In a monumental work of history and adventure, Wade Davis asks not whether George Mallory was the first to reach the summit of Everest, but rather, why he continued climbing on that fateful day. His answer lies in a single phrase uttered by one of the survivors as they retreated from the mountain: ‘The price of life is death.’ Mallory walked on because for him, as for all of his generation, death was but ‘a frail barrier that men crossed, smiling and gallant, every day.’ As climbers they accepted a degree of risk unimaginable before the war. They were not cavalier, but death was no stranger. They had seen so much of it that it had no hold on them. What mattered was how one lived, the moments of being alive. For all of them Everest had become an exalted radiance, a sentinel in the sky, a symbol of hope in a world gone mad.
The Buddhists spend their time getting prepared for a moment we in the West spend most of our lives pretending doesn’t exist, which is death. We dwell in a whirlwind of activity, racing against time, defining success by measures of the material world—wealth and achievements, credentials of one sort or another. This to the Buddhists is the essence of folly. They remind us that all life grows old and that all possessions decay. Every moment is precious, and we all have a choice—to continue on the spinning carousel of delusion, or to step off into a new realm of spiritual possibilities. They offer an alternative that is not a dogma but a path, long and difficult but in so many ways irresistible. The essence of the Buddhist dharma, or teachings, is distilled in the Four Noble Truths. All life is suffering. By this the Buddha did not mean that all life was negation but only that terrible things happen; evil is not exceptional but part of the existing order of things, a consequence of human actions, or karma. Second, the cause of suffering is ignorance. By ignorance the Buddha did not mean stupidity. He meant the tendency of human beings to cling to the cruel illusion of their own permanence and centrality, their isolation and separation from the stream of universal existence. The third Noble Truth is the revelation that ignorance can be overcome. And the fourth and most essential is the delineation of a contemplative practice that promises an end to suffering and a true liberation and transformation of the human heart. The goal is not to escape the world but to escape being enslaved by it. The purpose of practice is not the elimination of self, but the annihilation of ignorance and the unmasking of the true Buddha nature, which like a buried jewel shines bright within every human being, waiting to be revealed. The Buddha’s transmission, in short, offered nothing less than a road map to enlightenment.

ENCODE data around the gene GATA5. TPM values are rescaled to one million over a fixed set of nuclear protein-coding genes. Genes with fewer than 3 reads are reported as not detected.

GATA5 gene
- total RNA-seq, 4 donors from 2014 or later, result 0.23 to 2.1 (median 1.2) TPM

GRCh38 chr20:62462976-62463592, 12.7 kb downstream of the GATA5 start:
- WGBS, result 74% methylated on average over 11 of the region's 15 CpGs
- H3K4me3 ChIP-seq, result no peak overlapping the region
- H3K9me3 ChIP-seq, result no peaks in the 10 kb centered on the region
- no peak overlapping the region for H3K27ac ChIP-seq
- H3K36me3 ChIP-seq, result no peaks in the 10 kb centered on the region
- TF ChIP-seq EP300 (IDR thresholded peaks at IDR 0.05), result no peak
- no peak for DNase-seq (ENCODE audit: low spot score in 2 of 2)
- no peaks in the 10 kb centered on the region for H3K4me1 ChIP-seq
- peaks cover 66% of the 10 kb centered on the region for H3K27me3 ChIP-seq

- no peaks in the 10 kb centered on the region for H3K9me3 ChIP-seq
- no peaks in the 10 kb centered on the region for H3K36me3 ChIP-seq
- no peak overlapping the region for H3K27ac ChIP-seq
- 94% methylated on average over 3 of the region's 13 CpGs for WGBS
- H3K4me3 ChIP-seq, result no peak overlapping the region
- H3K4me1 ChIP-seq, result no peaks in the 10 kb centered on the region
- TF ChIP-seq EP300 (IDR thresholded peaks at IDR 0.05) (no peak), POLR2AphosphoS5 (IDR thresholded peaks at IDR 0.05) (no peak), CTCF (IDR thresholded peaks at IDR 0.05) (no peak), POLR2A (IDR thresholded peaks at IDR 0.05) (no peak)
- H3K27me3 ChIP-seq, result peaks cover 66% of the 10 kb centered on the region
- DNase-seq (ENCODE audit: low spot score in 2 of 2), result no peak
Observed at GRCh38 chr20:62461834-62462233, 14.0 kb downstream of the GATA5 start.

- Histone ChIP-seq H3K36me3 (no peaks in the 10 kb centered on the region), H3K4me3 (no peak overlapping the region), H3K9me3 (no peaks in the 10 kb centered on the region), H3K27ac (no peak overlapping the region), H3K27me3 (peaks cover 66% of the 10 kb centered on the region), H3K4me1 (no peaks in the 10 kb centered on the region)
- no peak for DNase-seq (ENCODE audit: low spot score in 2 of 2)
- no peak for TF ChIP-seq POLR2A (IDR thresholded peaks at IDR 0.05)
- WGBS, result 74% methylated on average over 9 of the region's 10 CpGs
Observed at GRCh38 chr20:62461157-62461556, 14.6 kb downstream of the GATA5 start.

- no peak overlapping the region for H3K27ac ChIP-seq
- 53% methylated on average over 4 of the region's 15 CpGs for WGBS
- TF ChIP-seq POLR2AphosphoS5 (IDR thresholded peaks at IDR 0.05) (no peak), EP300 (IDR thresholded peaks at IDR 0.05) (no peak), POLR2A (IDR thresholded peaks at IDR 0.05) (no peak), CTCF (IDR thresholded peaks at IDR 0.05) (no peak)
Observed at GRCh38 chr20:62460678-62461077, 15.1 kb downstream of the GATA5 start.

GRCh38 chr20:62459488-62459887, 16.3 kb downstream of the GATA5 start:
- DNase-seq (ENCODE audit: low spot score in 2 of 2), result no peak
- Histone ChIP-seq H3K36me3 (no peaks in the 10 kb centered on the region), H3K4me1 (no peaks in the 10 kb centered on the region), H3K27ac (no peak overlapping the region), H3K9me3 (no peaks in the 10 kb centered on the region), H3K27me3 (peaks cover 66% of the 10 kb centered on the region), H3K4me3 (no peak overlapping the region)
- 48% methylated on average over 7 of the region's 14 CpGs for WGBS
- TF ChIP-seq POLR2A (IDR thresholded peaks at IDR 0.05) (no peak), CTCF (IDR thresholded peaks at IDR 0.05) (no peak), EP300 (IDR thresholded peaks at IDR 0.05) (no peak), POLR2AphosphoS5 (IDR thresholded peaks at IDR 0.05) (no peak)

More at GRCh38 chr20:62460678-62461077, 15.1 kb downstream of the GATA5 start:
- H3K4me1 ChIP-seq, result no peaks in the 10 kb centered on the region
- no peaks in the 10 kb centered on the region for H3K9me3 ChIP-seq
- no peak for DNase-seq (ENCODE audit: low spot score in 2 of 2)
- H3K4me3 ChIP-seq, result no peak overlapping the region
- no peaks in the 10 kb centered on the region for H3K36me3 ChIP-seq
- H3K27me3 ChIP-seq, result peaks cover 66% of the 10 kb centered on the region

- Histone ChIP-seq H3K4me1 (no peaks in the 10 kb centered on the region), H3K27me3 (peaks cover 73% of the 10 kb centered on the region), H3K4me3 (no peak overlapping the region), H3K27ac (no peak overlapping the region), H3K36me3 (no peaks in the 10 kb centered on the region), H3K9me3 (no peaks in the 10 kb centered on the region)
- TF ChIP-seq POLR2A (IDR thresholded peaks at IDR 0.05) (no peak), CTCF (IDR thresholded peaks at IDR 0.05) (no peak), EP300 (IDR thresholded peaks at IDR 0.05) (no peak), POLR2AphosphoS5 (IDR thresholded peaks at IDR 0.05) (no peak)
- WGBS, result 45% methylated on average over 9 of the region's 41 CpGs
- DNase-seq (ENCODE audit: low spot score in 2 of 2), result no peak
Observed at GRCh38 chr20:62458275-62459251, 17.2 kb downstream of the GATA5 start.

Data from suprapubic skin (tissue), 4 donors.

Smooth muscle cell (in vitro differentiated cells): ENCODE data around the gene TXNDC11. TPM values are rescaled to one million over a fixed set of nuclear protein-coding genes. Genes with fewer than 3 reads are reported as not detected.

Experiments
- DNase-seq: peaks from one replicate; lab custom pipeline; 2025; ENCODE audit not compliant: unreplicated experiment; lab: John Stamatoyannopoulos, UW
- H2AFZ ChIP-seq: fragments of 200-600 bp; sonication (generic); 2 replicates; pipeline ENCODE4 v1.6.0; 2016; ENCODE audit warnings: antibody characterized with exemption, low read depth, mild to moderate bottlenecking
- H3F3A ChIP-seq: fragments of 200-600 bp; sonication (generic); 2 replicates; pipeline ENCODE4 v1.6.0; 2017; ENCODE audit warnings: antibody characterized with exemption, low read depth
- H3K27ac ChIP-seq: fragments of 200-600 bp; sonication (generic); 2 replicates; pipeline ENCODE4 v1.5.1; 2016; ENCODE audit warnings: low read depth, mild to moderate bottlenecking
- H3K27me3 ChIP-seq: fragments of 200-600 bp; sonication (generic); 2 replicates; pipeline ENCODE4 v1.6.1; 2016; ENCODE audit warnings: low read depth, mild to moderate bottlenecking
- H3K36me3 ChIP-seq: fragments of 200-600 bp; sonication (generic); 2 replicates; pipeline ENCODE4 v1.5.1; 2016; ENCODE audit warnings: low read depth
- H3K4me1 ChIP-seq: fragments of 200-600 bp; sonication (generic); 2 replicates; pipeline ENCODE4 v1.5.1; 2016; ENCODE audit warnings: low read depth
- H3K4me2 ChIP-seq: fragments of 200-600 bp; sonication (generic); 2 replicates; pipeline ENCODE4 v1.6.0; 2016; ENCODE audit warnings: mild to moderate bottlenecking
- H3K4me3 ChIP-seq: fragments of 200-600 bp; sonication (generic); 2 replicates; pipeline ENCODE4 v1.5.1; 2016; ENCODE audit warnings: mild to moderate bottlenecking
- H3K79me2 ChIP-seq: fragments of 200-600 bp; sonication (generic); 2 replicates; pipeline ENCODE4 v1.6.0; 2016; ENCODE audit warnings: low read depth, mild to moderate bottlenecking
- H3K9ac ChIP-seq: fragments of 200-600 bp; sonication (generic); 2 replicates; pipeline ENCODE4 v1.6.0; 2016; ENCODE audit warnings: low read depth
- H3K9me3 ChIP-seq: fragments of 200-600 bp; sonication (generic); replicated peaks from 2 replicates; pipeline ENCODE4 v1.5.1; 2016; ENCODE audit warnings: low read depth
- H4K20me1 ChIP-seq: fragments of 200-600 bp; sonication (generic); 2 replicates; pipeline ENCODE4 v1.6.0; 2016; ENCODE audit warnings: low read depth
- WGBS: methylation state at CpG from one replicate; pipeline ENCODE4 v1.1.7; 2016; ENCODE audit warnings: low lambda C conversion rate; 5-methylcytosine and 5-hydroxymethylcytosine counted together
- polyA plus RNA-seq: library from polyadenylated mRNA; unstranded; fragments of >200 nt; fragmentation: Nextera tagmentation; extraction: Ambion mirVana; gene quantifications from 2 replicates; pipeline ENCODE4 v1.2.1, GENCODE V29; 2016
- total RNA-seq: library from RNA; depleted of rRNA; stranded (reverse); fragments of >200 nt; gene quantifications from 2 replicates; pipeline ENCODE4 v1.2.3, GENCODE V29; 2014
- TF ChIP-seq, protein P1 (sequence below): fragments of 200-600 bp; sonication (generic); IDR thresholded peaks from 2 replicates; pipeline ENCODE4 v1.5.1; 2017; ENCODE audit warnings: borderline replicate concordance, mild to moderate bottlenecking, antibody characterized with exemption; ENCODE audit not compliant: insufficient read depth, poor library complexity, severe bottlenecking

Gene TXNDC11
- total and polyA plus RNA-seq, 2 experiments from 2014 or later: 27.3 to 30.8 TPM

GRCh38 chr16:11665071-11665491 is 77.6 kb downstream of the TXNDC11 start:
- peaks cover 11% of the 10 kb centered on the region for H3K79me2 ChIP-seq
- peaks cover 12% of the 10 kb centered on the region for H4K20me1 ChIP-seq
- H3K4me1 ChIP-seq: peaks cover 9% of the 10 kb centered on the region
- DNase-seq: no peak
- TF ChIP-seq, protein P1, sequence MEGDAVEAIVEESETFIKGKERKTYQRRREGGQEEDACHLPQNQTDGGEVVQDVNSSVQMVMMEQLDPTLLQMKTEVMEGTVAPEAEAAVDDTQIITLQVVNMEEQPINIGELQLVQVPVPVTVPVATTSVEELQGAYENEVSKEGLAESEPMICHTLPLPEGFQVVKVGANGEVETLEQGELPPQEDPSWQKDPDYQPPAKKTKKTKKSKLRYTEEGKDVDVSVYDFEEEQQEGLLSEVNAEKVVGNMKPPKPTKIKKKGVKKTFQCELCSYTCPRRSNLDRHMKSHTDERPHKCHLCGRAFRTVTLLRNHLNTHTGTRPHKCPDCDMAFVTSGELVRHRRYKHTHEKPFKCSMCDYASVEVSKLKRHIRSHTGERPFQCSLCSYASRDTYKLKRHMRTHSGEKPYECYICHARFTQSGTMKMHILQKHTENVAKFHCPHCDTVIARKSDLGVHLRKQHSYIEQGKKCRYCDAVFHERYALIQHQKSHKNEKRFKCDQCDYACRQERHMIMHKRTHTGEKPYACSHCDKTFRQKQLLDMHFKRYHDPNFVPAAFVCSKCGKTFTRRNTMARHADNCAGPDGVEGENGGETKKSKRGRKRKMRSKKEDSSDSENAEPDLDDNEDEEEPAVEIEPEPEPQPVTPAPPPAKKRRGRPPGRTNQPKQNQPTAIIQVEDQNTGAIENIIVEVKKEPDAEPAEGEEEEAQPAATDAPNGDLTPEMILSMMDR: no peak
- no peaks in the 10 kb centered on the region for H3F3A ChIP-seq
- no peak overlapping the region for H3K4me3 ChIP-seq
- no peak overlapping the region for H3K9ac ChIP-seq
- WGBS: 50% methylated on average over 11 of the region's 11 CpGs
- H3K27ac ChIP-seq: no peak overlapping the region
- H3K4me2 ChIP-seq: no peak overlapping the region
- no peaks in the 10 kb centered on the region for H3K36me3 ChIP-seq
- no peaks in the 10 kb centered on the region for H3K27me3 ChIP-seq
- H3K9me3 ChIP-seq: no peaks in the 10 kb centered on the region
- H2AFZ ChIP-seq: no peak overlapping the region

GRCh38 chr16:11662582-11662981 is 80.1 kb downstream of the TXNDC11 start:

In a rugged knot of mountains in northern British Columbia lies a spectacular valley known to the First Nations as the Sacred Headwaters. There, three of Canada’s most important salmon rivers- the Stikine, Skeena, and Nass- are born in remarkably close proximity. Now against the wishes of all First Nations, the British Columbia government has opened the Sacred Headwaters to industrial development. Fortune Minerals proposes a coal operation that would level mountains. Imperial Metals is moving ahead with an open pit copper and gold mine on Todagin Mountain, home to the largest population of Stone sheep in the world; tailings from the Red Chris mine will bury Black Lake and leach into the headwaters of the Iskut River, the main tributary of the Stikine. For years Royal Dutch Shell sought to extract coal bed methane gas across a tenure of close to a million acres, which would have implied a network of roads and pipelines and thousands of wells places across the entire valley of the Sacred Headwaters.
For ten years, Tahltan men, women and children, along with local non-native trappers, guides, and writers, have stood up for the land, and in a remarkable grassroots victory in 2012, Shell Canada withdrew from the valley. The struggle continues and will continue until the entire Sacred Headwaters is protected. The resounding message of the people is that no amount of gold, copper or coal can compensate for the sacrifice of a place that could be the Sacred Headwaters of all North Americans and, indeed, all peoples of the world.